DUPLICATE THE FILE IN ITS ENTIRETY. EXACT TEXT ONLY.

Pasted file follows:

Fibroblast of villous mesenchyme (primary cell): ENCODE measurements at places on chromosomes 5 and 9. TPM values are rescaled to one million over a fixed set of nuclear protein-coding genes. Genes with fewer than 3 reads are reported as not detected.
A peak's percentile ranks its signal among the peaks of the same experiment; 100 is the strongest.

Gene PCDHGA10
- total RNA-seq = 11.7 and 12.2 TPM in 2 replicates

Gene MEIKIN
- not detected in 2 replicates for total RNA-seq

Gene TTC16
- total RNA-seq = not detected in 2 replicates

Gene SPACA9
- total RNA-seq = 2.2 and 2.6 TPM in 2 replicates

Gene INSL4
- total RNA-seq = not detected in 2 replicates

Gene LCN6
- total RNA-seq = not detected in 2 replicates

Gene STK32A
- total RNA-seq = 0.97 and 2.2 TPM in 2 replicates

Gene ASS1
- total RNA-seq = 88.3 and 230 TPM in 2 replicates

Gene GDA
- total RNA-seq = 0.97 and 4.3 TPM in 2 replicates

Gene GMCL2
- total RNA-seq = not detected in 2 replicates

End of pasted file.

Fibroblast of villous mesenchyme (primary cell): ENCODE measurements at places on chromosomes 5 and 9. TPM values are rescaled to one million over a fixed set of nuclear protein-coding genes. Genes with fewer than 3 reads are reported as not detected.
A peak's percentile ranks its signal among the peaks of the same experiment; 100 is the strongest.

Gene PCDHGA10
- total RNA-seq = 11.7 and 12.2 TPM in 2 replicates

Gene MEIKIN
- not detected in 2 replicates for total RNA-seq

Gene TTC16
- total RNA-seq = not detected in 2 replicates

Gene SPACA9
- total RNA-seq = 2.2 and 2.6 TPM in 2 replicates

Gene INSL4
- total RNA-seq = not detected in 2 replicates

Gene LCN6
- total RNA-seq = not detected in 2 replicates

Gene STK32A
- total RNA-seq = 0.97 and 2.2 TPM in 2 replicates

Gene ASS1
- total RNA-seq = 88.3 and 230 TPM in 2 replicates

Gene GDA
- total RNA-seq = 0.97 and 4.3 TPM in 2 replicates

Gene GMCL2
- total RNA-seq = not detected in 2 replicates